A Redistricting Advisory Committee convened by the School Board has met four times this year to address current and projected overcrowding at Agnor-Hurt, Greer, and Woodbrook elementary schools Credit: Credit: Josh Mandell, Charlottesville Tomorrow

Over 100 Albemarle County parents attended a community meeting Wednesday to share their thoughts on a potential redistricting of students in three of the county’s urban ring elementary schools.

A 13-member Redistricting Advisory Committee convened by the School Board has met four times this year to address current and projected overcrowding at Agnor-Hurt, Greer, and Woodbrook elementary schools and consider middle school student assignments based upon changes to elementary boundaries.

Rosalyn Schmitt, assistant director of facilities planning for the county schools, said the new attendance areas should meet the needs of the elementary schools for three to five years, at least.

“While we can’t guarantee it, the goal is to make a long-term solution,” she said.

The upcoming redistricting is expected to send more students to Woodbrook Elementary next year. Construction on a 16-classroom addition to the school, funded by the 2016 bond referendum, is currently underway. 

The redistricting also is expected to draw students away from Greer Elementary, where enrollment has exceeded the school building’s capacity by about 80 students this year.

At Agnor-Hurt on Wednesday, school division staff presented three possible redistricting scenarios being considered by the advisory committee. Schmitt said the scenarios were not finalized recommendations, but a starting point to gather community feedback.

“Scenario A” would move 138 students from Greer to Agnor-Hurt and 217 students from Agnor-Hurt to Woodbrook. Students who live in the areas of Townwood and Squirrel Path, Turtle Creek, Landmark at Granite Park, and East Rio Road would be affected.  

Several parents at the meeting objected to Scenario A because it would further concentrate economically disadvantaged students and English Language Learners at Agnor-Hurt and Greer. 

In this scenario, Agnor-Hurt’s economically disadvantaged population would increase from 56 percent to 72 percent of its enrollment next year, while Woodbrook’s would shrink from 55 percent to 49 percent.

“Scenario A would be highly disruptive to equity in our schools,” said Agnor-Hurt parent Sheri Edgecomb.

“Scenario B” would move 104 Greer students who now live in the areas of Turtle Creek and Landmark at Granite Park to Woodbrook. Also under discussion is moving 48 Greer students who live north of Lambs Road to Broadus Wood Elementary. 

Greer parent Jennifer Greene said redistricting her daughter to Broadus Wood would dramatically increase the length of her bus ride to school. Greene said this would also limit her ability to volunteer at her daughter’s school. “It may seem like this great solution, but it’s not,” she said. 

“I think it’s important to remember that we [at Greer] love our school too,” Greene added. “We love our teachers. … We would love to stay there. I think that’s getting lost in this discussion.”

“Scenario C” would relocate 34 Greer students to Agnor-Hurt; 104 Greer students to Woodbrook; and 72 Agnor-Hurt students to Woodbrook. This scenario would affect students who live in the areas of Townwood/Squirrel Path, Turtle Creek, Landmark at Granite Park, Minor Ridge, Rio Wakefield to Pine Haven, and Branchlands.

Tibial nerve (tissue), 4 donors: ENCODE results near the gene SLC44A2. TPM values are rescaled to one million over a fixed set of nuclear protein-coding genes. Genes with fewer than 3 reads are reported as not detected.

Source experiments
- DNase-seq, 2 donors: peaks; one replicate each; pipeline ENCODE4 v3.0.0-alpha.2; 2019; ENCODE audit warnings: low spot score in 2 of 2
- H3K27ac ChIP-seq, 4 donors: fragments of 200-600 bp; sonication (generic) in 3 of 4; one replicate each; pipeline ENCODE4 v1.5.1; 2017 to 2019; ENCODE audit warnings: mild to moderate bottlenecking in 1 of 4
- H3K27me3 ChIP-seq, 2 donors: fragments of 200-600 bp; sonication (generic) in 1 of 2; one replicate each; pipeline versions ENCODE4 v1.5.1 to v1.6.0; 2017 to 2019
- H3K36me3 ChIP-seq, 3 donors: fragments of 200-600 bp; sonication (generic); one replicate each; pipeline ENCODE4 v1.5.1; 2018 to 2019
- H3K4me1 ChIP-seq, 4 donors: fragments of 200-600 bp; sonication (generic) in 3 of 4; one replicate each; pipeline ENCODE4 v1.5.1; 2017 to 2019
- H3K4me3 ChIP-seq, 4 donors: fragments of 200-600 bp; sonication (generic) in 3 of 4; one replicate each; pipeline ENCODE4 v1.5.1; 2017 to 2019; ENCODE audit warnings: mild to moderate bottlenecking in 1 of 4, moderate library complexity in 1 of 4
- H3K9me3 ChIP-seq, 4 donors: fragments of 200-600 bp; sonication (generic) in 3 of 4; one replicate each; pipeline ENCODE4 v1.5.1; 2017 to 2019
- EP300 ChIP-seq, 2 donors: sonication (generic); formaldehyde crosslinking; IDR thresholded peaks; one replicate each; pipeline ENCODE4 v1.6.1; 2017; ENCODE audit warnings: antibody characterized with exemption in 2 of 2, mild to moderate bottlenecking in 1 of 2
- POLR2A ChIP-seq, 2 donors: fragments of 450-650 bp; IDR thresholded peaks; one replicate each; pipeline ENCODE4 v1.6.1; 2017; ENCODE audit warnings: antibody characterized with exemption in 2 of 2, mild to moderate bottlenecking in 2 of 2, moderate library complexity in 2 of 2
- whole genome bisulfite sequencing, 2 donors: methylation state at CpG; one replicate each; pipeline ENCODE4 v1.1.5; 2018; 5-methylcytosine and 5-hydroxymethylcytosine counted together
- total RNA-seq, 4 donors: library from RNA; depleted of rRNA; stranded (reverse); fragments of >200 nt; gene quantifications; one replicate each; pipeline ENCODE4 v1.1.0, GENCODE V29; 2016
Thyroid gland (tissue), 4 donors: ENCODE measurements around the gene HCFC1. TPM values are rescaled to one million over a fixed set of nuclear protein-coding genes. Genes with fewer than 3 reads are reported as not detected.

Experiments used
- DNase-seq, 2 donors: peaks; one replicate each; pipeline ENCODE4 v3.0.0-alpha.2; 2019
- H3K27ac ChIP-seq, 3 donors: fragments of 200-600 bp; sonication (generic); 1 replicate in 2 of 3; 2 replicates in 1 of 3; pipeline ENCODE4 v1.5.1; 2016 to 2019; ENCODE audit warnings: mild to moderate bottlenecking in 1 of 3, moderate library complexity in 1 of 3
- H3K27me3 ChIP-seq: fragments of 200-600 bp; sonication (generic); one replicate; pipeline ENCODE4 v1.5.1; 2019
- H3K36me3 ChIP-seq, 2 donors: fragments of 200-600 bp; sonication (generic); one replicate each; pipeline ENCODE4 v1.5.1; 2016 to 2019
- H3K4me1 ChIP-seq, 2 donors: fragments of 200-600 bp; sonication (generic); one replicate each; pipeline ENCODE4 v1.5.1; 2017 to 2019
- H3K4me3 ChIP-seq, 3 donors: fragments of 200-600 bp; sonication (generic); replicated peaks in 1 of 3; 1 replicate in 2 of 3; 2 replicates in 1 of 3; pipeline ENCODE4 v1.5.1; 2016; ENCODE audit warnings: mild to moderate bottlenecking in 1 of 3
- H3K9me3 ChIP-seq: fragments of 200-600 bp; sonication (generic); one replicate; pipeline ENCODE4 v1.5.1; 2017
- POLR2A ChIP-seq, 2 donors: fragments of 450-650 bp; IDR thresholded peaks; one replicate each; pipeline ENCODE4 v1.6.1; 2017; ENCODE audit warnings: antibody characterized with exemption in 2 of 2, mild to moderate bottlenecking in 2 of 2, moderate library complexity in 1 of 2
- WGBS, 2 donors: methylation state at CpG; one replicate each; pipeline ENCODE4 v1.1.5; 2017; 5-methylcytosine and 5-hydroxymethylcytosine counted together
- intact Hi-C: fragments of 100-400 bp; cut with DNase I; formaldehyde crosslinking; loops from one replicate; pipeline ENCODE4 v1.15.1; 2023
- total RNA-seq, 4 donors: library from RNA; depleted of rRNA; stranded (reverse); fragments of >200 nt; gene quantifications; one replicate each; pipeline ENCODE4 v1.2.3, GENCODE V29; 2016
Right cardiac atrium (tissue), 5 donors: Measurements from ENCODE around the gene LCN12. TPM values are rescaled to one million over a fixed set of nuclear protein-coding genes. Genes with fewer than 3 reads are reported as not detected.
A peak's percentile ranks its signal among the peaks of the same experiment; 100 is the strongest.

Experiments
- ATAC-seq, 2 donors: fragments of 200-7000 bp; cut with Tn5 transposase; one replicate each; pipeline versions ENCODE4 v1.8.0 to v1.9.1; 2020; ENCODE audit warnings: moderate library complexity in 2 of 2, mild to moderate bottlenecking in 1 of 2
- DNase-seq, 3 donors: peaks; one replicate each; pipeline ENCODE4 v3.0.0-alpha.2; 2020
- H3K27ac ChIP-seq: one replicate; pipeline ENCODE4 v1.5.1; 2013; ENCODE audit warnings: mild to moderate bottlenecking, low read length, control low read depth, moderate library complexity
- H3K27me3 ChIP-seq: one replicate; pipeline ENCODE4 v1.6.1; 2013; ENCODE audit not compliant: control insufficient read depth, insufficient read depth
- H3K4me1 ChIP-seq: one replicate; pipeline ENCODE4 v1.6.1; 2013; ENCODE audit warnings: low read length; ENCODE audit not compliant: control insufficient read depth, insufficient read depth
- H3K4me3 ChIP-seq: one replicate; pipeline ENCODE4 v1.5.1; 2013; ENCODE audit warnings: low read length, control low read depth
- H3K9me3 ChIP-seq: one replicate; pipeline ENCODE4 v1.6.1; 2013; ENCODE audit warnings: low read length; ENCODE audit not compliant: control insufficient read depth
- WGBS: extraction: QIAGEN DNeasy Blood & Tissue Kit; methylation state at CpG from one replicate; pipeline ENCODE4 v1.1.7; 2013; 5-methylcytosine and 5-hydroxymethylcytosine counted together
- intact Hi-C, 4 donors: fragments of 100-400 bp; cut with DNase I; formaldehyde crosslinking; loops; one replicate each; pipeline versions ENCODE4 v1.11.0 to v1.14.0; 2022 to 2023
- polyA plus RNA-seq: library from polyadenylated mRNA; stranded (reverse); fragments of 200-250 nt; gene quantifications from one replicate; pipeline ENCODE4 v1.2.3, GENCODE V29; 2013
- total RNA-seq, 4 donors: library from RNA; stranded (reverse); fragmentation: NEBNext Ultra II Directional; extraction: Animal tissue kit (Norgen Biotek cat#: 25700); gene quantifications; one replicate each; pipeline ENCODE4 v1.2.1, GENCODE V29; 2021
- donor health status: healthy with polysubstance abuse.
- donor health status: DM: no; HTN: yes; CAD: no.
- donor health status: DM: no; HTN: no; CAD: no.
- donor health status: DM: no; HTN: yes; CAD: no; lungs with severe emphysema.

In public comments at the meeting, several Agnor-Hurt parents said their school should be exempted from the redistricting because its current enrollment does not exceed its capacity.  

April Wang pointed out that Agnor-Hurt was affected by the county’s most recent redistricting, which moved nearly 100 students to Broadus Wood, Greer and Woodbrook in 2013. 

“We are just getting back on our feet,” she said. “Our math scores are improving. Our reading scores are improving. We are thriving.” 

Some parents said redistricting could be especially disruptive for students participating in multiage learning programs at Agnor-Hurt and Woodbrook. 

Albemarle’s multiage classes in elementary schools are designed to keep students with the same teachers for up to three years. Students repeat some units that increase in depth and complexity from year to year.

Specifics about grandfathering families such that some students could finish in the schools they currently attend have yet to be determined.

“You have to be [in the multiage program] for three years,” said Agnor-Hurt parent Laura Jones. “You have to go through the cycle.”

Agnor-Hurt parent Fred Telegdy said he strongly favored Scenario C if Agnor-Hurt had to be included in the redistricting, because it would result in the most even distribution of economically disadvantaged students and students of color. 

Telegdy questioned the School Board’s charge to the Redistricting Advisory Committee to make each school’s attendance area mostly contiguous, as in Scenario A. He said Agnor-Hurt has benefitted from high parental involvement even though its attendance area is split into two parts by Rio Road.

“Scenario A has no added benefit… beyond how it looks on a map,” he said. 

Laura Strauss said Albemarle County should initiate a comprehensive redistricting study involving all county schools to bring about greater equity. “Geographic boundaries are not as important as achieving fair and equitable boundaries for all of our children,” she said.

The Redistricting Advisory Committee will meet again on Monday and will make its final recommendation on Nov. 27. The meetings will begin at 6 p.m. in the Agnor-Hurt Elementary media center, and are open to the public for observation only.


Josh Mandell graduated from Yale in 2016 and has been recognized by the Virginia Press Association with five awards for education writing, health, science and environmental writing and multimedia reporting.